Subaru has gone head-to-head with itself in this category, taking out both first and second spots in the large SUV category.
Sitting at the top of the podium is the Subaru Outback 2.5i, which has a cheaper outlay price and better depreciation than the diesel Outback. The Mazda CX-8 Sport comes in at third.
|Top 3 cheapest large SUVs||Cost per week|
|Subaru Outback 2.5i||$207.39|
|Subaru Outback 2.0D (Diesel, turbo)||$213.43|
|Mazda CX-8 Sport||$221.38|
This year the Honda Odyssey is again your best bet for a people mover that saves on fuel. For every kilometre travelled, the Odyssey burns 10.62 cents of petrol. Compare that to the Kia Carnival S (third place), which guzzles 16.21 cents per kilometre. You can see why the Honda sits atop the podium.
The Odyssey has the lowest on-road purchase price ($37,990), the best depreciation rate and the lowest annual running costs of the bunch, placing it above the others in almost all categories.
|Top 3 cheapest people movers||Cost per week|
|Honda Odyssey VTi||$207.84|
|Hyundai iMax Active||$232.54|
|Kia Carnival S||$237.38|
The Mitsubishi Triton is the pick of the bunch in the 2WD ute category for a second year in a row, followed by the Isuzu D-Max in second place and the Ford Ranger in third.
The Triton not only has the lowest sticker price ($36,290 including on-road costs), it also manages to hold its value well when you need to sell. That means you’ll be in a good position if you ever need to sell.
The Triton has also come out on top in the fuel efficiency stakes, chugging 10.88 cents per kilometre compared to the Rangers’ 11.31 cents per kilometre.
|Top 3 cheapest 2WD utes||Cost per week|
|Mitsubishi Triton GLX||$211.33|
|Ford Ranger XL||$222.62|
Numbers were on the Mitsubishi Triton’s side again in the 4WD ute category. This time, the Triton’s turbo diesel variant stole the show.
At $39,990 (including on-road costs), the Triton is the cheapest car to purchase in this category. In fact, you can expect to fork out almost $8000 more for the Holden Colorado, which took out second.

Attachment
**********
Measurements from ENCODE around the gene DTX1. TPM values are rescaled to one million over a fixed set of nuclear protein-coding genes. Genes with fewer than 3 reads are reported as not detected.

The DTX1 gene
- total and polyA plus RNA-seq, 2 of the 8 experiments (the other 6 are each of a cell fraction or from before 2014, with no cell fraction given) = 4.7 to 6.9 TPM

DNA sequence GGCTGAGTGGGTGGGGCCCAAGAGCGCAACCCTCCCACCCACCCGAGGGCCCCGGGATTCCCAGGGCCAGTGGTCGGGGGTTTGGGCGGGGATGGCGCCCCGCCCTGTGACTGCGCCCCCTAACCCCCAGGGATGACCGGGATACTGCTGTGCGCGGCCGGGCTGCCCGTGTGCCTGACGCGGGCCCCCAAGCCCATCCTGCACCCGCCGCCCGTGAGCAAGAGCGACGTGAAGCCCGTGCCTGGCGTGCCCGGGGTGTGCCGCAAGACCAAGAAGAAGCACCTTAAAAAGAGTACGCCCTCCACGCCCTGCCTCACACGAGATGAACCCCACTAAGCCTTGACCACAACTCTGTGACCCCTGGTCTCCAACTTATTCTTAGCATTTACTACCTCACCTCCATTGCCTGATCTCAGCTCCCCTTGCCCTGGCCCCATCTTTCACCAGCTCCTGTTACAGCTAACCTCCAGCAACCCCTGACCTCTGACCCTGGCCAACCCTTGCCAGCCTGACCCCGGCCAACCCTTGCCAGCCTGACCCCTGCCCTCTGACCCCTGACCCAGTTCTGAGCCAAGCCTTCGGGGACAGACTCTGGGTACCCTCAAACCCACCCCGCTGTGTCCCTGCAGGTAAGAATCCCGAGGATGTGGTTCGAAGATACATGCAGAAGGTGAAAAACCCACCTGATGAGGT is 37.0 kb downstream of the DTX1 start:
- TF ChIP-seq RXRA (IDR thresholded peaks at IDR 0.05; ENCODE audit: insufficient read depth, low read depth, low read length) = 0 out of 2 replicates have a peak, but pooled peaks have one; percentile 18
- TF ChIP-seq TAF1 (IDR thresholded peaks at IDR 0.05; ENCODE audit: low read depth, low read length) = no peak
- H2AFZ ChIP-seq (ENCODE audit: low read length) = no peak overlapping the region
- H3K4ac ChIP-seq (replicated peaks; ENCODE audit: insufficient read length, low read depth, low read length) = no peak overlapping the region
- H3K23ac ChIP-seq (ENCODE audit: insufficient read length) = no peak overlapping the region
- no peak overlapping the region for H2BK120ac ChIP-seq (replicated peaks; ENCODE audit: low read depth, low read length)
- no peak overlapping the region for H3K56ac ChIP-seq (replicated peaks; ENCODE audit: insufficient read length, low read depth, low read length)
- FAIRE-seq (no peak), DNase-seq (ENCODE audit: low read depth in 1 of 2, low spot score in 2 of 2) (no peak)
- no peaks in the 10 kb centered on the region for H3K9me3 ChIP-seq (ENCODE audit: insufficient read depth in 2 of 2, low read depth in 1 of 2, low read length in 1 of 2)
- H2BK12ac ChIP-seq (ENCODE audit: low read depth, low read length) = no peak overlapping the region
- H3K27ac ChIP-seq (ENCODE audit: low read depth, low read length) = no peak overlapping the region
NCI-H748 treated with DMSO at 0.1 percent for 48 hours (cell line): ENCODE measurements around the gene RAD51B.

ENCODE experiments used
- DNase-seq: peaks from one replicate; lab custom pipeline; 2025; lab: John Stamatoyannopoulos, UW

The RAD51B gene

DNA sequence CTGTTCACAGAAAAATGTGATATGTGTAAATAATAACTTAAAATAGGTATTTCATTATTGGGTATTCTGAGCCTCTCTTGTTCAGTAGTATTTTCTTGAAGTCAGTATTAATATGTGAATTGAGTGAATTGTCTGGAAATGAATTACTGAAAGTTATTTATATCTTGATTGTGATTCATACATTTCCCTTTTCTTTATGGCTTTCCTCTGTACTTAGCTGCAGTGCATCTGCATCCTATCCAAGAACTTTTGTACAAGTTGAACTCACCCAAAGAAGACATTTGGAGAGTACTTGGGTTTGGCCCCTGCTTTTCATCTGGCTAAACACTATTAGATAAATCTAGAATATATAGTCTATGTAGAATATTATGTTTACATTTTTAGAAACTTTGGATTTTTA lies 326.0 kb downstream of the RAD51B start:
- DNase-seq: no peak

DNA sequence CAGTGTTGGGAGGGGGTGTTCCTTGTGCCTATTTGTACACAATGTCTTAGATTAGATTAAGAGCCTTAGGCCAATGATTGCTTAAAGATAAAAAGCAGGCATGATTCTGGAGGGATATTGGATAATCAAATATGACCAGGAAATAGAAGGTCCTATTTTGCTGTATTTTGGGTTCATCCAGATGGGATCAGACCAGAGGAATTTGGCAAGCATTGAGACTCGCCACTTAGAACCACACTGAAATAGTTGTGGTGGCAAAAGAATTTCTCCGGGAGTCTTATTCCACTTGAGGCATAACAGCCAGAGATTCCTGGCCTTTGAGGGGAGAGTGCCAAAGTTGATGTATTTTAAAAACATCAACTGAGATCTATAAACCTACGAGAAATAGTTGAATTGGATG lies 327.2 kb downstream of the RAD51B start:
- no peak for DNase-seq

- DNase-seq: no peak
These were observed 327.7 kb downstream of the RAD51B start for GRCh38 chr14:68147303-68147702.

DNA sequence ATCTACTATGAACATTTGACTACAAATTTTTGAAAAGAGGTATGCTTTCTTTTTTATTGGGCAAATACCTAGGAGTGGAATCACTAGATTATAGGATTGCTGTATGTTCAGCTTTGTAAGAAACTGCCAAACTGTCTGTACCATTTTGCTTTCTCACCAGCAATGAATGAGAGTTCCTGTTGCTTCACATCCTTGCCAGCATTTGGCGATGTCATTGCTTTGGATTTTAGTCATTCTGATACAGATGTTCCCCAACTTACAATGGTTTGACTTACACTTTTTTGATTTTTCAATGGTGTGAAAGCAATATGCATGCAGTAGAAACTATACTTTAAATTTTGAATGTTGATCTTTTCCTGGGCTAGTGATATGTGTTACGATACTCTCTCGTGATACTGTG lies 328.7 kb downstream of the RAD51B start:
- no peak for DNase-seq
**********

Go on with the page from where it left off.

The affordable sticker price isn’t all that sets the Triton turbo diesel apart. It has the best depreciation rate, meaning it’ll still be worth a reasonable amount in a few years’ time.
|Top 3 cheapest 4WD utes||Cost per week|
|Mitsubishi Triton GLX (Diesel Turbo)||$230.49|
|Holden Colorado LS||$240.10|
|Isuzu D-Max SX||$245|
Although slightly more expensive to buy than the second cheapest SUV, the Toyota Fortuner GX, the winner of this category is the Isuzu MU-X turbo diesel variant, with a sticker price of $44,990.
Despite having the worst depreciation rate of the bunch, the Isuzu has lower servicing costs than the other cars in this category and achieves the cheapest weekly running cost with an average of $229.31.
Compare this to the Toyota Fortuner’s weekly running cost of $231.63 per week and that of the Mitsubishi Pajero Sport GLX ($232.91 per week), and you can see why the Isuzu takes the lead.
|Top 3 cheapest all-terrain SUVs||Cost per week|
|Toyota Fortuner GX||$231.63|
|Mitsubishi Pajero Sport GLX||$232.91|
The Hyundai Ioniq is a clear winner this year, having knocked out the 2018 winner, the Mitsubishi Outlander, from its perch.
At $44,990, the Ioniq is $4500 cheaper to buy than the second placegetter, the Renault Zoe Intens.
The Ioniq also has a better-than-average depreciation rate of $96.90 per week, meaning you’ll end up with more in your pocket when it comes time to sell.
|Top 3 cheapest electric cars||Cost per week|
|Renault Zoe Intens||$218.26|
|Mitsubishi Outlander PHEV||$244.32|
The Mazda MX-5 Roadster may have been the cheapest-to-run sports car last year, but the Toyota 86 GT surges ahead this time around.
A few factors push the Toyota ahead of the pack. At $33,740, it has a cheaper sticker price – more than $3000 cheaper than the other cars on the podium.
The Toyota 86 GT also has a better depreciation rate than the others.
Other than the initial outlay and trade-in value, it’s a pretty tight race. The second-placed Mazda MX-5 Roadster is actually the most fuel-efficient at 9.80 cents per kilometre.
|Top 3 cheapest sports cars||Cost per week|
|Toyota 86 GT||$197.39|
|Mazda MX-5 Roadster||$201.91|
For more detailed information on vehicle running costs, and comparison figures for the past few years, visit RAA Car Advice. In the ‘Vehicle running costs survey’ section, click on ‘View our survey results’.